Gallerion & muzej / Novigrad-Cittanova, Brtonigla-Verteneglio
- 01.01. - 31.12.18
- Mlinska 1, Novigrad
About the event:
The exhibition "The Great War in the Adriatic", usually located at the Gallerion Museum in Cittanova, now also present in the halls of the Brtonigla Museum.
At the official headquarters of the Gallerion Museum, he exhibited the exhibition about the birth and development of the Austro-Hungarian Navy until the beginning of the First World War, while in the Brtonigla Town Museum with 180 photographic panels and numerous original finds, for the first time in history will be presented in chronological order the naval war in the Adriatic Sea.
It could have all ended up diff erently. The tourist season of 1914 had been the best until then. Economy was bursting.
Everyone expected an improvement in the living standards of the lowest social classes in the Monarchy. Instead, the worst possible option, the war, was chosen. The character of the confl ict is well described by its name – the Great War. It lasted four years and left behind 17 million dead and more than 20 million injured without reaching any of the goals set. It happened what nobody among those who had begun it expected. Four big empires have collapsed; the German, the Astro-Hungarian, the Russian and the Turkish. They dissolved into a number of new national states. Some of them were unsustainable geopolitical entities such as newly formed Kingdom of Serbs, Croats and Slovenes, predecessor of recently dissolved Yugoslavia that also ended its existence with a war.
This exhibition aims to present, for the fi rst time in Europe, the Great War at sea in all its aspects. Through this exhibition we are trying to faithfully convey to the public this immanent tragedy through 300 panels and 300 naval models as well as with numerous original objects and documents. The exhibition will be set up at three locations in Cittanova and Brtonigla.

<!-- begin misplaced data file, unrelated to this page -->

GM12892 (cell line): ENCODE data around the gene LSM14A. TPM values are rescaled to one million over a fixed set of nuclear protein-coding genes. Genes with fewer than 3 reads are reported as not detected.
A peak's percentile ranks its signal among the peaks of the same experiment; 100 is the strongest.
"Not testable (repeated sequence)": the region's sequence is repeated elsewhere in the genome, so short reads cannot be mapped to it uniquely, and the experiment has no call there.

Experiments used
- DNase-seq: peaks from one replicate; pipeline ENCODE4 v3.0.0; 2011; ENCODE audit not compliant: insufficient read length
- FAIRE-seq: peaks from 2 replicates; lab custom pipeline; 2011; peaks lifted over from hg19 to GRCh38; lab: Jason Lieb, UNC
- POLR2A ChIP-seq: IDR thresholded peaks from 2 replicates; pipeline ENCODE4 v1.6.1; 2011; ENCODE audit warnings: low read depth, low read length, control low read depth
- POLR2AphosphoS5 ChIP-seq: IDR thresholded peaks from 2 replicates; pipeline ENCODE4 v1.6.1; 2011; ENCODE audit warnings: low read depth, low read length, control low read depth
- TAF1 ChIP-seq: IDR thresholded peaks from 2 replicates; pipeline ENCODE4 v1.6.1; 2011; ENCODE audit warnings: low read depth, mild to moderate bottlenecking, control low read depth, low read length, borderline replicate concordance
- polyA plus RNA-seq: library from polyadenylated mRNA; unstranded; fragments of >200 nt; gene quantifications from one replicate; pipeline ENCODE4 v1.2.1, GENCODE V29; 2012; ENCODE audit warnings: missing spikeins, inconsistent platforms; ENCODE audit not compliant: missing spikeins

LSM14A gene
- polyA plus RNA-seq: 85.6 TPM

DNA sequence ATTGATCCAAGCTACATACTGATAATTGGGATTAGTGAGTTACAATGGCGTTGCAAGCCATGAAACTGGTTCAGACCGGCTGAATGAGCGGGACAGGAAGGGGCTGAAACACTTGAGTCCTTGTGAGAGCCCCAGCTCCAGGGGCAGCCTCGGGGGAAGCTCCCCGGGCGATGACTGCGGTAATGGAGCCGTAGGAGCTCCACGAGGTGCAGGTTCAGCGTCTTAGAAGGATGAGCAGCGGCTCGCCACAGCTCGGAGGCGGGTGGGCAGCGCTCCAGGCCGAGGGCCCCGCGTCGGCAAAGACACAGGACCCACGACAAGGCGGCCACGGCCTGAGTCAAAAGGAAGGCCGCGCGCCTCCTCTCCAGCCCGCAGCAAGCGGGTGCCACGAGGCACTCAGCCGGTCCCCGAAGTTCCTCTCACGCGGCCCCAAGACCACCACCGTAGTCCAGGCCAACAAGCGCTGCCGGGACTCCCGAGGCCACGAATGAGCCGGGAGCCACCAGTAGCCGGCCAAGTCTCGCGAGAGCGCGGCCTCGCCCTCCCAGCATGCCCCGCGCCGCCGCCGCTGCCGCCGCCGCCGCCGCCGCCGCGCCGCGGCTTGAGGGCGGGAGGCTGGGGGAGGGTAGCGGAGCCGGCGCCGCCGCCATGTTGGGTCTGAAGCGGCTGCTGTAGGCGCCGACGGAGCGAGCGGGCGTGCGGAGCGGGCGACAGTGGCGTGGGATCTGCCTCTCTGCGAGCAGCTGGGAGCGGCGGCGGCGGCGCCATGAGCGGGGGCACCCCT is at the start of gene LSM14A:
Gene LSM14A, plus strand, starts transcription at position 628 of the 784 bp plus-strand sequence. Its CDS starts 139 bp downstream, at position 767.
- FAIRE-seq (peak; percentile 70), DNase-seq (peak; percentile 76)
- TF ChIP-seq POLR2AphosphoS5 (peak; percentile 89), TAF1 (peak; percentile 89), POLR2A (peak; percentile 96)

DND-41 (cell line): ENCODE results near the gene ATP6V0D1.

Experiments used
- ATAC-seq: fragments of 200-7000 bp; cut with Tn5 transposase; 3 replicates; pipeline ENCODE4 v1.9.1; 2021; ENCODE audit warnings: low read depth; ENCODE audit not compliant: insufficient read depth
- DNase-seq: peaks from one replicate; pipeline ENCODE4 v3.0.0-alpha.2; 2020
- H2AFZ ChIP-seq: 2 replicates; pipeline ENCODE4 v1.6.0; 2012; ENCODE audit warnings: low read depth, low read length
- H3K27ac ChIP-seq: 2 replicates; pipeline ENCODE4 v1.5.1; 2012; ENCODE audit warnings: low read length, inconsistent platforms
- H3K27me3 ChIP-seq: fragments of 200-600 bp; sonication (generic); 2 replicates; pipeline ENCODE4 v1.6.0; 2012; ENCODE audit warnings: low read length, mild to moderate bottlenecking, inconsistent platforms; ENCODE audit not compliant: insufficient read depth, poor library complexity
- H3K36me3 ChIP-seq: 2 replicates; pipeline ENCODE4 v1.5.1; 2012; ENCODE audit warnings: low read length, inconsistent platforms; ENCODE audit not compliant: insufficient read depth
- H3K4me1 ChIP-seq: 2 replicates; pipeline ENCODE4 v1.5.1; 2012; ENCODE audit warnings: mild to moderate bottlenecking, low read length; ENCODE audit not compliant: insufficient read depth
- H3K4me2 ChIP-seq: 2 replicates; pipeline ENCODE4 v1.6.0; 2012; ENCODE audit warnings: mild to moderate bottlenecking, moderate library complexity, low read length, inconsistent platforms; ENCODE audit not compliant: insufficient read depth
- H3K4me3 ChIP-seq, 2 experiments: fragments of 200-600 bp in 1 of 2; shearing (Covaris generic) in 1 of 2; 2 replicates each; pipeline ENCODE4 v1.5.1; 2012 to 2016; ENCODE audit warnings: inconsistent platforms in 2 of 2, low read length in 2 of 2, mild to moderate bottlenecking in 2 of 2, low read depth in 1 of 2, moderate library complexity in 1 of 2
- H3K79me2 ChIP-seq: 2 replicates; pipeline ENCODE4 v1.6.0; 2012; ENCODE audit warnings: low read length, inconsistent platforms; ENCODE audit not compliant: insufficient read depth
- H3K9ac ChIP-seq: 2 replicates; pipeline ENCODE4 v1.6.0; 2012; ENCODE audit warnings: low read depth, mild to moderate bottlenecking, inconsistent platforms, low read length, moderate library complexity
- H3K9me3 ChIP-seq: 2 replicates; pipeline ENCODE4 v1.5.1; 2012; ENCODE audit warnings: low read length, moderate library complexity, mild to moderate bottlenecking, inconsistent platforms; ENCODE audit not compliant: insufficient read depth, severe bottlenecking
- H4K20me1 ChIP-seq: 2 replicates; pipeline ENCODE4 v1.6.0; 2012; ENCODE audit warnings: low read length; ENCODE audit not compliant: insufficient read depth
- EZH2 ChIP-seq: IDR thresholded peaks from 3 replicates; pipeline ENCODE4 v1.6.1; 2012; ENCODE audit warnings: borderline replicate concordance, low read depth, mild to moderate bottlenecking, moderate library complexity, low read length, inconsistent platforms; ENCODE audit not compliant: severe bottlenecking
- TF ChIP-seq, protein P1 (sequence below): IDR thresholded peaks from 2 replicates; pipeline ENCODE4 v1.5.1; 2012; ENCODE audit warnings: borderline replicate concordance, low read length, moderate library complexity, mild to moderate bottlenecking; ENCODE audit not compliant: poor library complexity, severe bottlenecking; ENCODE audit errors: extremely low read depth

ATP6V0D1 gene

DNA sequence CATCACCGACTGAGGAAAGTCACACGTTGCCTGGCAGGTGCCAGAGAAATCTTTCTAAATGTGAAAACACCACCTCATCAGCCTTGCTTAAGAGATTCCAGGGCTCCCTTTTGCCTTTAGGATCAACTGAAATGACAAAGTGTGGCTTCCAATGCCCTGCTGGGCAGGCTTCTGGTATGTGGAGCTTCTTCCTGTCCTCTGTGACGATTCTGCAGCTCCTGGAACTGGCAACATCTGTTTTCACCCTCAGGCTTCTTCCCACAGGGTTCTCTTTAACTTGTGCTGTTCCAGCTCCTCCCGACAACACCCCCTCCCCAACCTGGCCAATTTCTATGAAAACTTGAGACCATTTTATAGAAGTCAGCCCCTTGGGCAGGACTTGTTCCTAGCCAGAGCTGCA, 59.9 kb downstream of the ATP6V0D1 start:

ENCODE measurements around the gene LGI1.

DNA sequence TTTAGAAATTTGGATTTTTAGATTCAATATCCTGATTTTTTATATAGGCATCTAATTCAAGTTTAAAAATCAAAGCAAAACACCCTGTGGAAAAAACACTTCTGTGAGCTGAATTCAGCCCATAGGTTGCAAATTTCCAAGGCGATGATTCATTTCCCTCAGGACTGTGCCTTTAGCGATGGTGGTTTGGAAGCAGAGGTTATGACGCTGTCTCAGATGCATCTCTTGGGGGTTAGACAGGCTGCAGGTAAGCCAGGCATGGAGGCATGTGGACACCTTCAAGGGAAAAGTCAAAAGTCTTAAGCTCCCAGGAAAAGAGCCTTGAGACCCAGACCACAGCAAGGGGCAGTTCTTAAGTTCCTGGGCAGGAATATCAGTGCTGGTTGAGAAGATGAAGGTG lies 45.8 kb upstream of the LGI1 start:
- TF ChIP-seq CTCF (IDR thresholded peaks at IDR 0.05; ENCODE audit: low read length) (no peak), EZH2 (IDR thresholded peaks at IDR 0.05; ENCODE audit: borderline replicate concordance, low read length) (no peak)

Naval operations in the Mediterranean and in the Adriatic, despite the preponderance of the Triple Entente fl eet, have been conducted almost until the end of the confl ict. The Adriatic coast remained free of confl ict and has been spared from military invasion until the entry of the Italian troops after the armistice. Through the whole war, the Imperial and Royal Navy provided, in spite of all the diff iculties, including the disobedience and rebellion of sailors due to the poor living conditions, social abandonment and national disengagement, a reliable defence of the coast and off ered support to own forces at the South Eastern and on South Western theatre of war. After the dissolution of the Empire, its Navy virtually disappeared, while its fellow citizens become citizens of new state entities.
Eventually, these geopolitical, unhappy and unjust divisions of nations, new frontiers and new spheres of interest, led to a new, even greater tragedy: the Second World War.
The tradition of the Austro-Hungarian navy has been in some forms preserved in a newly formed Navy of the Kingdom of Serbs, Croats then passed on through successor Yugoslavia and then eventually to its successor states. While the golden years of the Austrian presence at the sea ended in 1918, its exceptionally rich heritage has survived to this day and can be observed in various ports and port buildings, in high quality shipbuilding, maritime training, nomenclature (especially in the navy), tourism and cultural heritage (e.g. the fortification system in Pula). Ports such as Trieste, Pula and Rijeka have developed during the Austria-Hungarian period, and much of modern coastal infrastructure was built during that time. Numerous Adriatic lighthouses, these guardians and caretakers of the seaside, sailors’ friends along our coasts and islands, are particularly solemn and mystical witnesses of that era of great captains, sailors and ships, as well as of the glorious navy.
Taking into account all these circumstances, our desire and our main aim is to set up an International Naval Museum to present and preserve this rich heritage. We believe that only multinational and multi-ethnic representation and interpretation of the past events can provide solid foundation on which we can build our future.